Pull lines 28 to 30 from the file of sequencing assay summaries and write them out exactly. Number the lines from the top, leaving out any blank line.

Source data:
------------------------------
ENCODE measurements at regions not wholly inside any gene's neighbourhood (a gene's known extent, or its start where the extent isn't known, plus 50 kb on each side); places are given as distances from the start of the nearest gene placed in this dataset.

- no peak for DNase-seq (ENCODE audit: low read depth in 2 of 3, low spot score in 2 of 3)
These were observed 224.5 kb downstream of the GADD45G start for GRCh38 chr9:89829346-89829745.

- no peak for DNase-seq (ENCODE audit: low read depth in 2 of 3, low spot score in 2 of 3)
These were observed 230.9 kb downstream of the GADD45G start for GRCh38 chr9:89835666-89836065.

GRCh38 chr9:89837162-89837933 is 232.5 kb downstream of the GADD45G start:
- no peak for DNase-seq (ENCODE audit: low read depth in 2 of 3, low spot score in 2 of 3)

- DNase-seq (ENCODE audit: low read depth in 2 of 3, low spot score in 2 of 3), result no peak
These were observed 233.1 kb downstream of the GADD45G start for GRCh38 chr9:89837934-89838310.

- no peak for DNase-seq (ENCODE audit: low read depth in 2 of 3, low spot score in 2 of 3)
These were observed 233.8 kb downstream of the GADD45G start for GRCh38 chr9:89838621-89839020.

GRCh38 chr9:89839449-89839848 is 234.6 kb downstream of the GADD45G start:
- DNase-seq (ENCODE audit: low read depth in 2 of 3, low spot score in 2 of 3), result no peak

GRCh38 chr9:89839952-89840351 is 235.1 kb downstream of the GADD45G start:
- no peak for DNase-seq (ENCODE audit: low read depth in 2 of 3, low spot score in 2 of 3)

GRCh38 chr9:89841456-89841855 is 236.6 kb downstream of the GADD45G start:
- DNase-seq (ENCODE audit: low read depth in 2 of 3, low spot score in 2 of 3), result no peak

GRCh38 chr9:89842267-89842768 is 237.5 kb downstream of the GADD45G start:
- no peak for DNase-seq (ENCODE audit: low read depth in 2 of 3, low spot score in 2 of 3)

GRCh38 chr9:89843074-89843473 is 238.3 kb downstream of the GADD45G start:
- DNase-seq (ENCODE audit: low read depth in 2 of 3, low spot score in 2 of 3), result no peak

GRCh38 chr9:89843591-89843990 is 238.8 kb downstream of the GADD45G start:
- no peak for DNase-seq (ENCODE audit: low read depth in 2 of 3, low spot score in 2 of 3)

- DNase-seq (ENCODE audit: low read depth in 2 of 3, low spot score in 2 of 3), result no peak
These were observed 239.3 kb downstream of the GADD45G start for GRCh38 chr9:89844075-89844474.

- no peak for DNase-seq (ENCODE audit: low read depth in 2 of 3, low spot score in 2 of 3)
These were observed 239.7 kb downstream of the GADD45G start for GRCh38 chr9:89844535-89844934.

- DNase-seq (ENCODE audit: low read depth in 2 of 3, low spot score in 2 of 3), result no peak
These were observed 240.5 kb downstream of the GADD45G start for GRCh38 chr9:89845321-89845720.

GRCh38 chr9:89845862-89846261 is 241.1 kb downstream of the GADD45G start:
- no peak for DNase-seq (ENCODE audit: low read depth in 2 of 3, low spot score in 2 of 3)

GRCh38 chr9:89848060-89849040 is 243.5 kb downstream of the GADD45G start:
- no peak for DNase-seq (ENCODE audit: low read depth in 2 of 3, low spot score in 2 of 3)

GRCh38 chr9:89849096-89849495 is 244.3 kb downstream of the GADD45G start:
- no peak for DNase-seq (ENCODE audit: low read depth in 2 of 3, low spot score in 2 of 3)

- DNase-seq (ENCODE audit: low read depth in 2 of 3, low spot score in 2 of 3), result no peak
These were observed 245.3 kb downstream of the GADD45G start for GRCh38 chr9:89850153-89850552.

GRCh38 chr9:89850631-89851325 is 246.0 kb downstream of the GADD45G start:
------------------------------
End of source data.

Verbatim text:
- DNase-seq (ENCODE audit: low read depth in 2 of 3, low spot score in 2 of 3), result no peak
These were observed 240.5 kb downstream of the GADD45G start for GRCh38 chr9:89845321-89845720.

GRCh38 chr9:89845862-89846261 is 241.1 kb downstream of the GADD45G start: